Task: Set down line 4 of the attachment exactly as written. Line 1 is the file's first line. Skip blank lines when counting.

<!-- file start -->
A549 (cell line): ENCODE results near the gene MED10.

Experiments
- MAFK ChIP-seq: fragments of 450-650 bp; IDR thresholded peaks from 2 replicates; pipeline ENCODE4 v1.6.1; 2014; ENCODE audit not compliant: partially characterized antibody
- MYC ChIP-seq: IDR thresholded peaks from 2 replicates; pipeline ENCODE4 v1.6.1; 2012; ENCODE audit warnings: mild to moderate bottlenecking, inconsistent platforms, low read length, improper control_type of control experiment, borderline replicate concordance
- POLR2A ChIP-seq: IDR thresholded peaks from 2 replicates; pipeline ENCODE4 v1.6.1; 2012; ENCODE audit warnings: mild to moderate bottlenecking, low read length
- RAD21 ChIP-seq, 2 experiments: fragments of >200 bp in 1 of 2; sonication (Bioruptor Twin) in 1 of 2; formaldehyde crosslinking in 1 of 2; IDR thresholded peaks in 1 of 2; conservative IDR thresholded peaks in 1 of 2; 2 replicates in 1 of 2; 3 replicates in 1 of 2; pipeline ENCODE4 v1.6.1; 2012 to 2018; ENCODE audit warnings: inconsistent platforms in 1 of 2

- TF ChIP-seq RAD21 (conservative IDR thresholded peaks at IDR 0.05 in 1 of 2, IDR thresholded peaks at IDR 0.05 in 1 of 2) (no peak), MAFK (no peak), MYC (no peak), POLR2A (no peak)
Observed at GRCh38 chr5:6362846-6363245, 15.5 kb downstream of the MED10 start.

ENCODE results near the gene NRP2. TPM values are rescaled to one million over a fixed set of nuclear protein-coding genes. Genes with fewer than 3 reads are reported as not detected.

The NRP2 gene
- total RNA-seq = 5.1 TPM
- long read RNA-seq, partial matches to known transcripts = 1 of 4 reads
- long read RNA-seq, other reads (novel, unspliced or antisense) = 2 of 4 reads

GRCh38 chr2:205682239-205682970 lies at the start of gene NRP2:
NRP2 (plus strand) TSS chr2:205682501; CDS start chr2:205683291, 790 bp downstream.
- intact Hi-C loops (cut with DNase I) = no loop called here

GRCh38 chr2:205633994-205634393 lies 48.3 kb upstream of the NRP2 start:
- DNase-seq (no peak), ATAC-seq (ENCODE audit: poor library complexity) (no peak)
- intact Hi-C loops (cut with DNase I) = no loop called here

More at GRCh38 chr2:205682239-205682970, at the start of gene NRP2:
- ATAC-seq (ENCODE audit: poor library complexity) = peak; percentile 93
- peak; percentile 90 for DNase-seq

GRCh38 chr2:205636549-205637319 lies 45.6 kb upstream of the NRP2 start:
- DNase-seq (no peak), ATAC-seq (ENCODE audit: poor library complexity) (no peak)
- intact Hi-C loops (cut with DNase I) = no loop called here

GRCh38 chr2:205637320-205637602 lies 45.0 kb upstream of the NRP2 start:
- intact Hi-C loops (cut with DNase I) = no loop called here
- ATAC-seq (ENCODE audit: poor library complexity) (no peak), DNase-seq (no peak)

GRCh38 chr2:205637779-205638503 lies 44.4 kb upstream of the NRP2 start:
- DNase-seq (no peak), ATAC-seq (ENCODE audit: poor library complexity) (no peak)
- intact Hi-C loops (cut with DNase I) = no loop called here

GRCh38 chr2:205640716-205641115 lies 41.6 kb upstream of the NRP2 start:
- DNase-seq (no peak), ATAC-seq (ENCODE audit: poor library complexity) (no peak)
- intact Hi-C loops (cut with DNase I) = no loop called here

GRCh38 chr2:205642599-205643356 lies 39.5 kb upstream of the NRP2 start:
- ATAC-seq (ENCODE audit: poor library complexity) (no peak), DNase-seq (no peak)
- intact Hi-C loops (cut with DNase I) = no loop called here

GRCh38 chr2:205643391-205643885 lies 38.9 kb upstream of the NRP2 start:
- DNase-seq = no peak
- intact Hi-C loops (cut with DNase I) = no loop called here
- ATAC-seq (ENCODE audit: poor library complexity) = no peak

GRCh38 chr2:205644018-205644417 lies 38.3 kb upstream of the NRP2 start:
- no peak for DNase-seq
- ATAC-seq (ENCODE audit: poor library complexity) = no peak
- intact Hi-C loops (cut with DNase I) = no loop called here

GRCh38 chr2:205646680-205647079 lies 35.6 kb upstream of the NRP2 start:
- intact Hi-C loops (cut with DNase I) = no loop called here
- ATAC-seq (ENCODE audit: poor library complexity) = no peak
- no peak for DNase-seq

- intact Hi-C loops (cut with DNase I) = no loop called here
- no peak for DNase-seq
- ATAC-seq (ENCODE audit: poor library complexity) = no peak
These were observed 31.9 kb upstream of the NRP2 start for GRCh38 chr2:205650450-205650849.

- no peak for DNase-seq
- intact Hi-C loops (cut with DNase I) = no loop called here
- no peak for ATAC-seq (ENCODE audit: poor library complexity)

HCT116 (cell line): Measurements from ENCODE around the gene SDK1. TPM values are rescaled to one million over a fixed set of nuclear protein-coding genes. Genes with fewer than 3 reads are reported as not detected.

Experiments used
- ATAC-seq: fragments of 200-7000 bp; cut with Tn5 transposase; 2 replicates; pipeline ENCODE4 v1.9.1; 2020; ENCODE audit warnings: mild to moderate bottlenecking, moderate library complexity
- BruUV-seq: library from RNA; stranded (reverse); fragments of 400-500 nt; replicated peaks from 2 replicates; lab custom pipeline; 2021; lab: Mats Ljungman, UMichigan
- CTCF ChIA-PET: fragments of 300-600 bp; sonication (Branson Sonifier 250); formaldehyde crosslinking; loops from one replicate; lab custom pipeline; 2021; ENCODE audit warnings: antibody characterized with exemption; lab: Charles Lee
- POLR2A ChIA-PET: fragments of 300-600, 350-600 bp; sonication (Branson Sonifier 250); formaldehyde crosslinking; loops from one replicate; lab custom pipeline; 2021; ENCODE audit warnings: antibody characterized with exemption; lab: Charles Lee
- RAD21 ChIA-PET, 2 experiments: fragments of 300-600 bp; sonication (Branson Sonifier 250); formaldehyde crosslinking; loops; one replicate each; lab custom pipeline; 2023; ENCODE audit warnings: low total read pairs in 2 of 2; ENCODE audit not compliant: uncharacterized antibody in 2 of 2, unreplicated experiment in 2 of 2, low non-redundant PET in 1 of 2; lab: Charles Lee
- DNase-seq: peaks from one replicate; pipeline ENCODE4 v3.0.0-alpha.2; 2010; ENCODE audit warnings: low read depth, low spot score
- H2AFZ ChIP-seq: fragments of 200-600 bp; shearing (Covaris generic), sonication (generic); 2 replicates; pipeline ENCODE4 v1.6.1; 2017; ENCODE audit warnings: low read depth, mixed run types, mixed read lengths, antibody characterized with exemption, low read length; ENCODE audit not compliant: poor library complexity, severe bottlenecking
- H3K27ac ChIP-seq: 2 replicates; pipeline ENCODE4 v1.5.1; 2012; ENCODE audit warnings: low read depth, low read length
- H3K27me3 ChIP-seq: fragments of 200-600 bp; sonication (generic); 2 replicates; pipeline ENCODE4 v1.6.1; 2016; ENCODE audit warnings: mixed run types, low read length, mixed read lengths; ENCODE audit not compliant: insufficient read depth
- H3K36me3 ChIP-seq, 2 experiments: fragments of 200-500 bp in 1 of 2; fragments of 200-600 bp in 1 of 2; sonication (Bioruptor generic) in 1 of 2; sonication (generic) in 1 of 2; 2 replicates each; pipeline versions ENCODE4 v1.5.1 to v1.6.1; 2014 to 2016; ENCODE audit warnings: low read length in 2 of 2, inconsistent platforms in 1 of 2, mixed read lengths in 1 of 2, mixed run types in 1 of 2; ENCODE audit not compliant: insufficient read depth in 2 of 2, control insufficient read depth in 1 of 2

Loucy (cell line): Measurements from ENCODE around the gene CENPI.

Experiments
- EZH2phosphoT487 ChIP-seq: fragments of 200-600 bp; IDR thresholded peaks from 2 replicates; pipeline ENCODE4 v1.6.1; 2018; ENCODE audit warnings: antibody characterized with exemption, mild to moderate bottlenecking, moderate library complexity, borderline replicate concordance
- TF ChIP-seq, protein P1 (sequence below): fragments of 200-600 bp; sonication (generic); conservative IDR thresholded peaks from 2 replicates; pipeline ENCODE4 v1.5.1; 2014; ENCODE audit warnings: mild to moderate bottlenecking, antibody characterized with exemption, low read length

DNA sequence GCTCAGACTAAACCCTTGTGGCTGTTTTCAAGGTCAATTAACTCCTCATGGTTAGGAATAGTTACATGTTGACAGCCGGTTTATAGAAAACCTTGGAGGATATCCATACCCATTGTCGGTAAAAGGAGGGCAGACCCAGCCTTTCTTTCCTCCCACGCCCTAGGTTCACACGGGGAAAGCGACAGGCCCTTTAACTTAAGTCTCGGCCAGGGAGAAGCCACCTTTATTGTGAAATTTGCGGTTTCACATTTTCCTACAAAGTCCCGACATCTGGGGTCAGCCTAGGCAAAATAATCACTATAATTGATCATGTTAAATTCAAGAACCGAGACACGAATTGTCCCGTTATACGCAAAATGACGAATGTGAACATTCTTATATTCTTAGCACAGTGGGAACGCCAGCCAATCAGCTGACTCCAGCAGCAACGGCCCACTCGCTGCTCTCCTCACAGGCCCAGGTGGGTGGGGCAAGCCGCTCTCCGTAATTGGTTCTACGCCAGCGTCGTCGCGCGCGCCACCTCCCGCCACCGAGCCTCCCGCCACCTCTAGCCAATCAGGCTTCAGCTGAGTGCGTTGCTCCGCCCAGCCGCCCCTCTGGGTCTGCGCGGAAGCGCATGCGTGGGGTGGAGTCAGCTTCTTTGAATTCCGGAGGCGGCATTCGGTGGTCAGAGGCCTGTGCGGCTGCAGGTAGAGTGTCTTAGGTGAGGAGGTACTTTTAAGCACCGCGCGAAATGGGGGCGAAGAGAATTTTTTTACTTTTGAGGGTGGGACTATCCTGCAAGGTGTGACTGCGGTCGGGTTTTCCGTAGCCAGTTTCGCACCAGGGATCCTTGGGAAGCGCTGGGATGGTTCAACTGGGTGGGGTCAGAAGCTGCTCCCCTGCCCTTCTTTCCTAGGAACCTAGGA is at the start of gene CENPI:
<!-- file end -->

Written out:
- MYC ChIP-seq: IDR thresholded peaks from 2 replicates; pipeline ENCODE4 v1.6.1; 2012; ENCODE audit warnings: mild to moderate bottlenecking, inconsistent platforms, low read length, improper control_type of control experiment, borderline replicate concordance